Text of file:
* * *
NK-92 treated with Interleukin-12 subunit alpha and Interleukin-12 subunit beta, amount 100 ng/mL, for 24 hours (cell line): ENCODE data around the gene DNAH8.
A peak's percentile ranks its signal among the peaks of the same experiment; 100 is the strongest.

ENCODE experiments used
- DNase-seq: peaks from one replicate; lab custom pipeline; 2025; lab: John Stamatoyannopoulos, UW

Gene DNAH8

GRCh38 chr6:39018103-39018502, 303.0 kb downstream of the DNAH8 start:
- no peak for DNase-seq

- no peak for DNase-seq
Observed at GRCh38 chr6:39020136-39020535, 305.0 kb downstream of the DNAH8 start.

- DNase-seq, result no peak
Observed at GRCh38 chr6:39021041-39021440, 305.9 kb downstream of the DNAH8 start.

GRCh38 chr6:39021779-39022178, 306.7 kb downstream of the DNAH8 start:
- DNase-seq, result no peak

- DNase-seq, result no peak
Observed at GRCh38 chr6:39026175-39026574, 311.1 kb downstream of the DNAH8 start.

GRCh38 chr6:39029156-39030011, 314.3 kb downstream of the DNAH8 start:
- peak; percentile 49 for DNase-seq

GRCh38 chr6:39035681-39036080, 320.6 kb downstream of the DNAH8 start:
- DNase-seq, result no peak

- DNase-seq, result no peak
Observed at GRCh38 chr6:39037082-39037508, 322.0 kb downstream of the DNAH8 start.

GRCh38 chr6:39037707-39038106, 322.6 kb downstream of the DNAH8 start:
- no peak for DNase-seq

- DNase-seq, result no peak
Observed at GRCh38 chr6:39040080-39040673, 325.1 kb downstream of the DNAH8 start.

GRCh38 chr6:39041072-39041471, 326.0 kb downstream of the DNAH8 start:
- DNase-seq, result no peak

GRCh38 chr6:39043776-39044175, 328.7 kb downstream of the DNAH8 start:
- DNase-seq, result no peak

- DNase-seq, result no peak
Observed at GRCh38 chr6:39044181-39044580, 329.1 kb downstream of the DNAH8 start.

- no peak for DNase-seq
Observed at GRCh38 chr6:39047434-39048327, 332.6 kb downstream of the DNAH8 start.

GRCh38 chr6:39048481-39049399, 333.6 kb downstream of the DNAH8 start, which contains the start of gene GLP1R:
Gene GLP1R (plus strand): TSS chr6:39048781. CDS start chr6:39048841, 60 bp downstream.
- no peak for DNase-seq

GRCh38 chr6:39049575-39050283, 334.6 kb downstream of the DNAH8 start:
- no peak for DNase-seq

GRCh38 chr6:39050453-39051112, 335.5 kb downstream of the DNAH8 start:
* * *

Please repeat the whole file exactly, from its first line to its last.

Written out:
NK-92 treated with Interleukin-12 subunit alpha and Interleukin-12 subunit beta, amount 100 ng/mL, for 24 hours (cell line): ENCODE data around the gene DNAH8.
A peak's percentile ranks its signal among the peaks of the same experiment; 100 is the strongest.

ENCODE experiments used
- DNase-seq: peaks from one replicate; lab custom pipeline; 2025; lab: John Stamatoyannopoulos, UW

Gene DNAH8

GRCh38 chr6:39018103-39018502, 303.0 kb downstream of the DNAH8 start:
- no peak for DNase-seq

- no peak for DNase-seq
Observed at GRCh38 chr6:39020136-39020535, 305.0 kb downstream of the DNAH8 start.

- DNase-seq, result no peak
Observed at GRCh38 chr6:39021041-39021440, 305.9 kb downstream of the DNAH8 start.

GRCh38 chr6:39021779-39022178, 306.7 kb downstream of the DNAH8 start:
- DNase-seq, result no peak

- DNase-seq, result no peak
Observed at GRCh38 chr6:39026175-39026574, 311.1 kb downstream of the DNAH8 start.

GRCh38 chr6:39029156-39030011, 314.3 kb downstream of the DNAH8 start:
- peak; percentile 49 for DNase-seq

GRCh38 chr6:39035681-39036080, 320.6 kb downstream of the DNAH8 start:
- DNase-seq, result no peak

- DNase-seq, result no peak
Observed at GRCh38 chr6:39037082-39037508, 322.0 kb downstream of the DNAH8 start.

GRCh38 chr6:39037707-39038106, 322.6 kb downstream of the DNAH8 start:
- no peak for DNase-seq

- DNase-seq, result no peak
Observed at GRCh38 chr6:39040080-39040673, 325.1 kb downstream of the DNAH8 start.

GRCh38 chr6:39041072-39041471, 326.0 kb downstream of the DNAH8 start:
- DNase-seq, result no peak

GRCh38 chr6:39043776-39044175, 328.7 kb downstream of the DNAH8 start:
- DNase-seq, result no peak

- DNase-seq, result no peak
Observed at GRCh38 chr6:39044181-39044580, 329.1 kb downstream of the DNAH8 start.

- no peak for DNase-seq
Observed at GRCh38 chr6:39047434-39048327, 332.6 kb downstream of the DNAH8 start.

GRCh38 chr6:39048481-39049399, 333.6 kb downstream of the DNAH8 start, which contains the start of gene GLP1R:
Gene GLP1R (plus strand): TSS chr6:39048781. CDS start chr6:39048841, 60 bp downstream.
- no peak for DNase-seq

GRCh38 chr6:39049575-39050283, 334.6 kb downstream of the DNAH8 start:
- no peak for DNase-seq

GRCh38 chr6:39050453-39051112, 335.5 kb downstream of the DNAH8 start: